Where in the World Is Harry Reid?

As more lawmakers call on Obama to make a public case before striking Syria, the Senate’s top Democrat is remarkably mum on his position.

Senate Majority Leader Harry Reid, D-Nev., speaks to reporters after the Senate stepped back from the brink of a political meltdown, clearing the way for confirmation of one of President Barack Obama's long-stalled nominations, at the Capitol in Washington, Tuesday, July 16, 2013. 
National Journal
Michael Catalin
Add to Briefcase
Michael Catalin
Aug. 30, 2013, 12:06 p.m.

In Nevada, some 7,300 miles from Dam­as­cus, Sen­ate Ma­jor­ity Lead­er Harry Re­id got an up­date on the ad­min­is­tra­tion’s po­s­i­tion on the Syr­i­an con­flict this af­ter­noon.

His aides say the Sen­ate ma­jor­ity lead­er might be half a world away from the war and half a con­tin­ent away from Wash­ing­ton, but he’s as plugged in­to the gov­ern­ment’s con­ver­sa­tions about how to pro­ceed in Syr­ia as any­one in Con­gress.

But the Sen­ate’s top Demo­crat has kept a de­cidedly low pro­file as Pres­id­ent Obama wrestles with wheth­er to send mis­siles in­to Syr­ia after Bashar al-As­sad’s gov­ern­ment used chem­ic­al weapons on its cit­izens.

In­deed, un­like a hand­ful of oth­er Demo­crats, Re­id has not yet said how he prefers the ad­min­is­tra­tion to pro­ceed. One of Re­id’s top lieu­ten­ants and the No. 3 Demo­crat in the Sen­ate, Chuck Schu­mer of New York, at­ten­ded an in­tel­li­gence brief­ing by tele­con­fer­ence on Thursday with U.S. of­fi­cials and sug­ges­ted he would back the ad­min­is­tra­tion if it chose to launch a strike. (Re­id did not join the call, and Minor­ity Lead­er Mitch Mc­Con­nell also did not par­ti­cip­ate.)

“A lim­ited ac­tion to knock out his cap­ab­il­ity of de­liv­er­ing chem­ic­al weapons in the fu­ture could be ap­pro­pri­ate, but we have to be very care­ful not to let our in­volve­ment es­cal­ate,” Schu­mer said in a state­ment.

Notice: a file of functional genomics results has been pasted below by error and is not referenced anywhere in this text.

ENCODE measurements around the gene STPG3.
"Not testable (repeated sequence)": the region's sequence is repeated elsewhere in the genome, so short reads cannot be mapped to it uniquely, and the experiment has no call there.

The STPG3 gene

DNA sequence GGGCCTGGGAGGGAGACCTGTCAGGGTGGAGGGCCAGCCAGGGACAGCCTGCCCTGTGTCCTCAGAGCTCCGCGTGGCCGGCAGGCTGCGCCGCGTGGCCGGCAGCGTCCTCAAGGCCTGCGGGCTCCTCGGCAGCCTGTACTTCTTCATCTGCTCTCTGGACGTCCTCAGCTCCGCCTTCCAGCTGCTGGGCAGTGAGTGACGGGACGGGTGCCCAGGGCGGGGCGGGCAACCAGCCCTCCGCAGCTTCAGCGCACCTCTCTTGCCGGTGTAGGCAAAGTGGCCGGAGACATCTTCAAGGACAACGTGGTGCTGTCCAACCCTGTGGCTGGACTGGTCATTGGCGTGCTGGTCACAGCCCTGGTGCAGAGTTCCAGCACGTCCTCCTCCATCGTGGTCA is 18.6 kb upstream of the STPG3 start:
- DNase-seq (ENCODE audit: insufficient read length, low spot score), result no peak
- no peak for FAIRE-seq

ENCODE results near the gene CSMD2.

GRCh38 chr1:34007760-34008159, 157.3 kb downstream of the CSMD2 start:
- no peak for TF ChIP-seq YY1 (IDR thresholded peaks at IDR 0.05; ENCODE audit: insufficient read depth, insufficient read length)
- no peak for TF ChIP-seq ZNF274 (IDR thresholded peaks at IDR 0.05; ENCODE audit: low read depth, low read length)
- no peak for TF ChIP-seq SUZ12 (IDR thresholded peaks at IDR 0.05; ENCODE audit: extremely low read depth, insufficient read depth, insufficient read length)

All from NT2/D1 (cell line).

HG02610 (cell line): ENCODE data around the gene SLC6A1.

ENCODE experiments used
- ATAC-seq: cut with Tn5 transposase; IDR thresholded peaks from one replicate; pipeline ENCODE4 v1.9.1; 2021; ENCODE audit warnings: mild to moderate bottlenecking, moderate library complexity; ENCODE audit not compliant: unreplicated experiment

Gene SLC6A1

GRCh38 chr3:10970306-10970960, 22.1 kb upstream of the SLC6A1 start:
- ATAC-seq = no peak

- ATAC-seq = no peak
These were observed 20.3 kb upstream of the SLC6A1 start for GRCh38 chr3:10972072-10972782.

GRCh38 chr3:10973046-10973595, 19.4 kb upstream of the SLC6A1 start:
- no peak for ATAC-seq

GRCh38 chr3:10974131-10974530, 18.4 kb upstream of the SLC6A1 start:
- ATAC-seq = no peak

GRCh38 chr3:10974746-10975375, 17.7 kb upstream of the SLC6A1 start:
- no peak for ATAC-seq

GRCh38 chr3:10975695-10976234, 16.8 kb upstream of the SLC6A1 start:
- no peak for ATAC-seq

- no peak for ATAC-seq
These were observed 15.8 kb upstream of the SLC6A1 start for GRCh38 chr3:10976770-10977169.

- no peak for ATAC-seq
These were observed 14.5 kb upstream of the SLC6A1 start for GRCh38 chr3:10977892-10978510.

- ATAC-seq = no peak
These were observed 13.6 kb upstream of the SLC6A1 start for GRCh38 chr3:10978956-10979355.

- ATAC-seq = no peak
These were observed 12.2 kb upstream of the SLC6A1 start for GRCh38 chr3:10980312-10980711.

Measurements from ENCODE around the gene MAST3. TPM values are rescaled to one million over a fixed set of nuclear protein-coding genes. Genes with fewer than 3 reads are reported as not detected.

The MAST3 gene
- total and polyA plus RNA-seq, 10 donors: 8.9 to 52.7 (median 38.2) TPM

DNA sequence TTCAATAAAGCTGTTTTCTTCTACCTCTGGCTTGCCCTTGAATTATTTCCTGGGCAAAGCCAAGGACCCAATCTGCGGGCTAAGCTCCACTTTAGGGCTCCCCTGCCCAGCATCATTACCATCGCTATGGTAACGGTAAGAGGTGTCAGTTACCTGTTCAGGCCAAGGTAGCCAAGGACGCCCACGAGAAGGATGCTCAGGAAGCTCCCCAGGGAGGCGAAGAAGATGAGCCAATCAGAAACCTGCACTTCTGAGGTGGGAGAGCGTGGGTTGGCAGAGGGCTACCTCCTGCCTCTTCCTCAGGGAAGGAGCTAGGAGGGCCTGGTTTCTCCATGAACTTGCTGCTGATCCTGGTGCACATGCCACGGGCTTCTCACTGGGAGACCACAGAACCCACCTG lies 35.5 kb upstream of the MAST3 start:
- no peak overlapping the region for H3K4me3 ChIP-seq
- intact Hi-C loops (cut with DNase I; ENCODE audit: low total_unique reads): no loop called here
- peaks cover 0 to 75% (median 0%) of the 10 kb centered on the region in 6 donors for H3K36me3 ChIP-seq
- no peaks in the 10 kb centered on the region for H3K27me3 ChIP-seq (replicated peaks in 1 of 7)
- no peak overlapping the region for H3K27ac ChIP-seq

Asked why his lieu­ten­ants shared their po­s­i­tions while Re­id has not, a Sen­ate Demo­crat­ic aide said it was too early to for­mu­late a po­s­i­tion. “Things are still de­vel­op­ing,” the aide said.

The reas­on for keep­ing such a low pro­file, ac­cord­ing to former Re­id aide Jim Man­ley, is straight­for­ward. There’s little up­side for the ma­jor­ity lead­er to speak up be­fore the pres­id­ent has made his de­cision pub­lic.

“He’s pre­dis­posed to sup­port the pres­id­ent and would urge his col­leagues to do so as well,” Man­ley said.

Still, it seems Re­id soon will have to con­front a ques­tion that’s gain­ing mo­mentum: Should the pres­id­ent seek con­gres­sion­al au­thor­iz­a­tion be­fore launch­ing a mil­it­ary strike in Syr­ia? A grow­ing num­ber of law­makers, in­clud­ing at least one Sen­ate Demo­crat, are clam­or­ing for such an au­thor­iz­a­tion. Rep. Scott Ri­gell, R-Va., re­cruited some 140 law­makers, in­clud­ing 21 Demo­crats, to sign a pe­ti­tion ur­ging Obama to get con­gres­sion­al au­thor­iz­a­tion for a mil­it­ary strike.

House Speak­er John Boehner is call­ing for the pres­id­ent to tell Con­gress and the pub­lic what he’s plan­ning to do, stress­ing the need for the White House to con­sult with law­makers.

“If the pres­id­ent be­lieves this in­form­a­tion makes a mil­it­ary re­sponse im­per­at­ive, it is his re­spons­ib­il­ity to ex­plain to Con­gress and the Amer­ic­an people the ob­ject­ives, strategy, and leg­al basis for any po­ten­tial ac­tion,” said Boehner spokes­man Brendan Buck.